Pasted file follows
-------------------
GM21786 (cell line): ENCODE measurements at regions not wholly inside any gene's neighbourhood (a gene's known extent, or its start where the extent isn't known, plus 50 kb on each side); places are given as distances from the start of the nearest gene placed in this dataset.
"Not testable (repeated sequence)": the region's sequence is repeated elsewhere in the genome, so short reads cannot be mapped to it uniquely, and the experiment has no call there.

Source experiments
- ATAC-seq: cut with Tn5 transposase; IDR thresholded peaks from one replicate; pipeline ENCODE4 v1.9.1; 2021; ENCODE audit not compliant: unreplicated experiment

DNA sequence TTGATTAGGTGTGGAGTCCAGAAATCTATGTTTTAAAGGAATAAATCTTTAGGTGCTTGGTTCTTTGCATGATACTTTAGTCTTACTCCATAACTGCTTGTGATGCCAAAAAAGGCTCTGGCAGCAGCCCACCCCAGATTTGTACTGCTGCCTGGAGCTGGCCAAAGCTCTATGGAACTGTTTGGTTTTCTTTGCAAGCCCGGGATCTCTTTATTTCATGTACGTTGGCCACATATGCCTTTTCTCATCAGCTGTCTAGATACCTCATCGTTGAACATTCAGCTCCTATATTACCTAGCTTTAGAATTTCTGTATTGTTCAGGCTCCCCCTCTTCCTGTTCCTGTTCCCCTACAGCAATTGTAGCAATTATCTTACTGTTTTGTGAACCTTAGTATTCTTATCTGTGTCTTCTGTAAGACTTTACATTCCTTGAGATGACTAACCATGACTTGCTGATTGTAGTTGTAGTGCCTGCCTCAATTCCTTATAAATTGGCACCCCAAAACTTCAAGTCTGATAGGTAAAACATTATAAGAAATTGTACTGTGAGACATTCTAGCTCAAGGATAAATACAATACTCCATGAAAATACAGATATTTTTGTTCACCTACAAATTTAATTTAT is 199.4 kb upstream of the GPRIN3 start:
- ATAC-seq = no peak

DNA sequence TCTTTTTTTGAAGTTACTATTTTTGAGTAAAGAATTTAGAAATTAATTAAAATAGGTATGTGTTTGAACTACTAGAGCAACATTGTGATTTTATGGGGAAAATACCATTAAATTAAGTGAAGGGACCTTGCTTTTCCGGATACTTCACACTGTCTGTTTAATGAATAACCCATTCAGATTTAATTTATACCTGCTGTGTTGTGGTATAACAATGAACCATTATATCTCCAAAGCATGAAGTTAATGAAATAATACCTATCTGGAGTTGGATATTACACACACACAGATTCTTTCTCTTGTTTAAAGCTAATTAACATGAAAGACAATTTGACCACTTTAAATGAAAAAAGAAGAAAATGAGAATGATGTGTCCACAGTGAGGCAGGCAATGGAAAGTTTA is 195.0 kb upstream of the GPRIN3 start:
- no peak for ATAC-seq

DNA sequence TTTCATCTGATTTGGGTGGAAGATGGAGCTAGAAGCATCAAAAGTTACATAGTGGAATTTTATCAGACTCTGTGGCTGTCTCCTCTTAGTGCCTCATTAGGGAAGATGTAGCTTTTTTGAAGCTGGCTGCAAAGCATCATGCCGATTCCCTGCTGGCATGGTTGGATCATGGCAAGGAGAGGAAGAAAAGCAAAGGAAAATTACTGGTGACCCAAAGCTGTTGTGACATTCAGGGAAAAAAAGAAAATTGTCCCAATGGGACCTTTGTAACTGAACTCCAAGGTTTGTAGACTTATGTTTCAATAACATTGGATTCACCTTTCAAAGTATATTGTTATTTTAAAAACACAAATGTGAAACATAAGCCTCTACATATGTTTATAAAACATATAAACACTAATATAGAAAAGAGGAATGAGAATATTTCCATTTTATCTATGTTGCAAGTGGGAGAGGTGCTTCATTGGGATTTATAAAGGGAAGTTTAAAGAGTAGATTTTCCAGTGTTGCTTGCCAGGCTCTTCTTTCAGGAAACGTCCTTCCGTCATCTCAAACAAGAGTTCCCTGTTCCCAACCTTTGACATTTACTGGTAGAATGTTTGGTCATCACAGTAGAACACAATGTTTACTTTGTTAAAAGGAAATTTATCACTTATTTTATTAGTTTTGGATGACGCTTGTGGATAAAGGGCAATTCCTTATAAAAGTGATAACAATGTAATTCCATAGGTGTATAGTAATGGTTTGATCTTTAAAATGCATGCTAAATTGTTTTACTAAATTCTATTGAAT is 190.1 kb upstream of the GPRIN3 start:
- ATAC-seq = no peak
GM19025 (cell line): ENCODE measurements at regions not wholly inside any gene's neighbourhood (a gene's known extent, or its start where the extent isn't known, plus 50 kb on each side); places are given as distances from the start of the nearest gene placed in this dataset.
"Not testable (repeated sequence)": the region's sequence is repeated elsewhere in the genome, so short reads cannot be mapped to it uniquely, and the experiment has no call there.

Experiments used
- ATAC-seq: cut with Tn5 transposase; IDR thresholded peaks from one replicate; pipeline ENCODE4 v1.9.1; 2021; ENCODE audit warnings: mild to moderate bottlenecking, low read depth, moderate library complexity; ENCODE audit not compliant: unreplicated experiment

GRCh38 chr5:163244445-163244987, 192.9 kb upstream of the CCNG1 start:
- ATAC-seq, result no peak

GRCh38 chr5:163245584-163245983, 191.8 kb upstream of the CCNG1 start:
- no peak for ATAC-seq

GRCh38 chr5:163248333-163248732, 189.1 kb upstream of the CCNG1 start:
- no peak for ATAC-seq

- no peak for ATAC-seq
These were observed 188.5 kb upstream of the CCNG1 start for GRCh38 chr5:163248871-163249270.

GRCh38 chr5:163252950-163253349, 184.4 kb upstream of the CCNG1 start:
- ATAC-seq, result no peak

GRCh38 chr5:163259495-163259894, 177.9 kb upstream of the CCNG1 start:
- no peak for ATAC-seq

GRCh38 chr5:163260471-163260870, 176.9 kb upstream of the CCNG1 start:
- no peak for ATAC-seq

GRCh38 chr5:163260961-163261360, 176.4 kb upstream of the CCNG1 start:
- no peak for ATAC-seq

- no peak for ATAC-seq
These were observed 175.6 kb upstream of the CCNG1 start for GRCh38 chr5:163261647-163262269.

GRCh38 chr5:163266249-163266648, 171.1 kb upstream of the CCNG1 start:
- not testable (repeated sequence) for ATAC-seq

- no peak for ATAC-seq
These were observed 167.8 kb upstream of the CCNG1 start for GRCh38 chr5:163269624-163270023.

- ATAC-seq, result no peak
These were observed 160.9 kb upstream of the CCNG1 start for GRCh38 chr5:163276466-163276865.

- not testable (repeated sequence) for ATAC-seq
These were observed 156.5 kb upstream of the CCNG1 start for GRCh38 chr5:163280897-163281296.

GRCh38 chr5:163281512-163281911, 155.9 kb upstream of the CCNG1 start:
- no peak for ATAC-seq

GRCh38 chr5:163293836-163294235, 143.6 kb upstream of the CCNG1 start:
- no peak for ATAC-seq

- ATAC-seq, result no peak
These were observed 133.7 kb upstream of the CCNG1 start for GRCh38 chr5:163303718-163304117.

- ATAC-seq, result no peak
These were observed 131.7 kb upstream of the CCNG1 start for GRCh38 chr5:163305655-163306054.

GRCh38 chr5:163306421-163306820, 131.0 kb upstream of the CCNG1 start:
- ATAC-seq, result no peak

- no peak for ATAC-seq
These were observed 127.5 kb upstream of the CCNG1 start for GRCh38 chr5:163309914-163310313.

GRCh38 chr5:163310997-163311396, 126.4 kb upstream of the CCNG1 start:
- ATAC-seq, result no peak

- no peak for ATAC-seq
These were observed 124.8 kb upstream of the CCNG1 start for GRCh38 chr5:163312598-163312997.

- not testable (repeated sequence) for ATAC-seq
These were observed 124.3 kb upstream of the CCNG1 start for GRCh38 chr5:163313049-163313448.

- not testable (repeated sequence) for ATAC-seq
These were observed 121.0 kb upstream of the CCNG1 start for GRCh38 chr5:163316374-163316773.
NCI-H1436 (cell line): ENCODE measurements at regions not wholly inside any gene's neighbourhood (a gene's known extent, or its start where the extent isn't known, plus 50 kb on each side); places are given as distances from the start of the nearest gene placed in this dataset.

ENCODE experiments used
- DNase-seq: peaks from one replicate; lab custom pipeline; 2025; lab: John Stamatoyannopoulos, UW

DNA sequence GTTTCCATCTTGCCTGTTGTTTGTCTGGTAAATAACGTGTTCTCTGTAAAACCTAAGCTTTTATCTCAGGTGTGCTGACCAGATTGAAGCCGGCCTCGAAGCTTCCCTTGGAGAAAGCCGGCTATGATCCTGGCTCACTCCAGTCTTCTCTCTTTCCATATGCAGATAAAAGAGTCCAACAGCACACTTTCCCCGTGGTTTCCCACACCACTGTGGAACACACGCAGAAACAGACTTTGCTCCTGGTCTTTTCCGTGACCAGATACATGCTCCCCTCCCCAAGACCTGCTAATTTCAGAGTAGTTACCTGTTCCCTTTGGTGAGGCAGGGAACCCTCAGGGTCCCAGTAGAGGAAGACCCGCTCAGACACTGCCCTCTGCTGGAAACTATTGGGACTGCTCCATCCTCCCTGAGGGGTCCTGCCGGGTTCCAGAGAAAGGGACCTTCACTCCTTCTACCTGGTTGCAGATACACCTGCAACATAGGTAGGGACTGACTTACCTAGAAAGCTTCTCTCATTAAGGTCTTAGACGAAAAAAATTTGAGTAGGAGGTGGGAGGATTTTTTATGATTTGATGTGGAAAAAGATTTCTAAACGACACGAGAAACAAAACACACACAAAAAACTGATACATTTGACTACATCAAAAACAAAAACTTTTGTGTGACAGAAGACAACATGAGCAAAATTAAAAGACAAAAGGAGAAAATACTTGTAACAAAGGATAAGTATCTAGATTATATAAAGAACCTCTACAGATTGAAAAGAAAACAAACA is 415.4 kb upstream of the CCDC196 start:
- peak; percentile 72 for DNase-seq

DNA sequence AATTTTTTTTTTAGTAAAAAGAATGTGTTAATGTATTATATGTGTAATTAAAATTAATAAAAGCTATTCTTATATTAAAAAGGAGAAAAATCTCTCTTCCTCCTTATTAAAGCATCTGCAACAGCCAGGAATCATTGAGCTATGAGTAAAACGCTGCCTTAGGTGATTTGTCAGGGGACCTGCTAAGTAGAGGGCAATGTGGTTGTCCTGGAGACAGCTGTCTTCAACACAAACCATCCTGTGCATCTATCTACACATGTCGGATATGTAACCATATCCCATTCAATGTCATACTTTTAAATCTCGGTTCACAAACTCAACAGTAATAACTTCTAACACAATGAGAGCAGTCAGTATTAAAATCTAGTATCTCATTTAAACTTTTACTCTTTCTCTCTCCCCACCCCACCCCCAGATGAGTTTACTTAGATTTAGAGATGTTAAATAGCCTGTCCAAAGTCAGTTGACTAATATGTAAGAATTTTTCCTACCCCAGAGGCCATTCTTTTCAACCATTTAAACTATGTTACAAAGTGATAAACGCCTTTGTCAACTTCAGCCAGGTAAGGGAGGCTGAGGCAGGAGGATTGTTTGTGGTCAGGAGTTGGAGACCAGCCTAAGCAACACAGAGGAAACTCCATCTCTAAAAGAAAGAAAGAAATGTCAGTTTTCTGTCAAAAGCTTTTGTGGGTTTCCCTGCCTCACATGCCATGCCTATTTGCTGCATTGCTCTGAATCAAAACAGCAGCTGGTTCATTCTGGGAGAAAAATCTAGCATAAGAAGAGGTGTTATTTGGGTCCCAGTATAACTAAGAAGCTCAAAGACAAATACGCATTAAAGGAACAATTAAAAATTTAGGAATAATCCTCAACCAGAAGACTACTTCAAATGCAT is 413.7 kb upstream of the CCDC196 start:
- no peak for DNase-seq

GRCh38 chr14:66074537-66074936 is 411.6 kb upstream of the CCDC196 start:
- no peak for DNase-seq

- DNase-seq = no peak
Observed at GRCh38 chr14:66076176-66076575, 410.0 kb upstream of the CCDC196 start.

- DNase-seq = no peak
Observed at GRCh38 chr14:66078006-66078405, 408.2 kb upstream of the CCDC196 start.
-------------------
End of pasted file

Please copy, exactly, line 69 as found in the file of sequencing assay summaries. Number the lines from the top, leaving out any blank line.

- no peak for DNase-seq